It was 57 degrees yesterday and sunny for most of the day here in upstate central NY. I reveled in the fact that the light stayed with us until at least 6pm. Breathing room is how it feels. Today is a bit different however as it is Tuesday and, as you can see, the temps are just right for possibly treacherous conditions. Jim has had to cancel the class he teaches several times because we seem to be getting a storm almost every Tuesday. I am not imagining this. I have proof positive to back up my thinking.
Here are the results of my research:
March 4 = ice, snow and sleet
Feb 26 = snow storm
Feb 19 = ice, snow and sleet
Feb 12 = rain and snow
Feb 5 = fog and rain
Jan 29 = rain
Jan 22 = fog and snow
Jan 15 = snow storm
Jan 8 = no precipitation
Jan 1 = snow.
arghhhhh......I don't even want to look at December.
This morning while I was watching the changing precipitation coat the trees and branches I saw ice pellets, sleet, freezing rain, snow, granular snow, freezing mist and wet snow in a period of maybe 60 minutes. This weather show got me to thinking. I remembered being told as a child that there are tons of words for snow in the Eskimo language. At that time I did not know much about Alaska, make that all I knew about Alaska was
Fulton's whoops Seward's Folly from history class so really did not understand the unintended disrespect to the native population nor the reasons for why they would have so many different words for something that this then downstate city child saw melt almost as fast as it came down.
Now I might know enough about Alaska to fit into a thimble from having my students follow the Iditarod for many years. However I do know some about the dogs raised there, the trust they have with their humans and something of the people in general. Arctic Lace is also a good resource on the native population of Alaska. I certainly now know that there are many different native cultures and languages. Just to please myself I looked up "alaskan native american snow words" on dogpile and got some excellent resources. From Ronald Brower, an Inupiaq language professor at the University of Alaska, Fairbanks comes this list.
1.Apun: snow. 2. Aniu: packed snow. 3. Aniuvak: snow bank. 4. Apuyaq: snow patch. 5. Aqilluqqaq: soft snow. 6. Auksalaq: melting snow. 7. Agniq: snow blizzard. 8. Illuksinaq: bright snow condition causing snow blindness. 9. Kanigruaq: frost on face, tree, etc. 10. Kaiyuglaq: rippled surface of snow. 11. Mavsa: snowdrift overhang. 12. Mauya: break through snow condition. 13. Misulik: sleet snow. 14. Mitailaq: soft snow on ice. 15. Milik: very soft snow. 16. Masak: water logged snow. 17. Masayyak: lightly damp snow. 18. Natilvik: low ground drifting snow. 19. Nutalaq: fresh snow, powder snow. 20. Qannik: snowflake. 21. Qanniksuq: is snowing. 22. Qatiqsuniq: light snow, deep for walking. 23. Qiqsruqaq: glazed snow in thaw time. 24. Qarraqtualik: area with resonating snow. 25. Quvyugaq: whiteout. 26. Qimuagruk: snow drift blocking trail or in lee of a building. 27. Qiqsruqaq: thaw qlazed snow. 38. Nutaagun: when snow covers water with no ice. 29. Piqsiqsuq: is snow storming. 30. Piagnaq: snow condition good for sled (ready to fall) travel. 31. Pilik: ice crystals in the air. 32. Sisuuq: snow slide, avalanche. 33. Siquqtuaq: sun crusted snow (covering an open water spot). 34. Sillik: hard crusty snow. 35. Uggulaq: overly damp snow. 36. Uyumiqsuq: is misty, blurred. Snow crystals in the air. 37. Uullukkuu: snow that melts instantly.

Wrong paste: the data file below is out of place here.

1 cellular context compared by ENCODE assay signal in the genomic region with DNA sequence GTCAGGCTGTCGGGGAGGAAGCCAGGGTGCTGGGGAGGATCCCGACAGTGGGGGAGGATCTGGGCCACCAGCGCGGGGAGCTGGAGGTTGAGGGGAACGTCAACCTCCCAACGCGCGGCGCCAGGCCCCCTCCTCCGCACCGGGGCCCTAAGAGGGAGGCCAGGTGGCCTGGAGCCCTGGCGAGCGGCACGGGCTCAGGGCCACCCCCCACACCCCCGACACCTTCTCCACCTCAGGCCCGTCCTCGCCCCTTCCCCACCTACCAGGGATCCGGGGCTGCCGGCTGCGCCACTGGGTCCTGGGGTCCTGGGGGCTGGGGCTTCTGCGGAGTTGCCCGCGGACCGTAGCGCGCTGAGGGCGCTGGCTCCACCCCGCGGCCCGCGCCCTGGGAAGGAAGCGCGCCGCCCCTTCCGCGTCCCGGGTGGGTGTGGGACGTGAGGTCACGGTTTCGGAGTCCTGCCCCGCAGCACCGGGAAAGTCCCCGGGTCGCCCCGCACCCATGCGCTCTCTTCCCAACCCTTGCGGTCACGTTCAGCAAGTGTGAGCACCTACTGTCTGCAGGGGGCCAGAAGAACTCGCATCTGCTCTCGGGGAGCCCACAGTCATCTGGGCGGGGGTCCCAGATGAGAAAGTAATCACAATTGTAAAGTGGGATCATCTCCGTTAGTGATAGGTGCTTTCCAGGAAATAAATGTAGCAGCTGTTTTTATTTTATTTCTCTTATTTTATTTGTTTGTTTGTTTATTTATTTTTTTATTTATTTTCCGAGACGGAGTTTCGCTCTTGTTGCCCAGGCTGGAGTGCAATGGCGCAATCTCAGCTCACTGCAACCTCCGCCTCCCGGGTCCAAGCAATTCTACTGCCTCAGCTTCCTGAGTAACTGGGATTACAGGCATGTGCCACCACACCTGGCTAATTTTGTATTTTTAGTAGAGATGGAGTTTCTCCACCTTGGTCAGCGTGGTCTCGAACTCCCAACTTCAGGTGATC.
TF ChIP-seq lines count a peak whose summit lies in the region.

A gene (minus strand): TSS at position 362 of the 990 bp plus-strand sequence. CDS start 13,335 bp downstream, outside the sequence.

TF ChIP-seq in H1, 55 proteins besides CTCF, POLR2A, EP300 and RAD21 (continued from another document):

Today alone we have seen #1, 5, 6, 9, 12, 13, 14, 20, 21, 31, 35 and 36. How to correctly pronounce most of these words is beyond my very poor foreign language facilities but I am enjoying reading them anyway.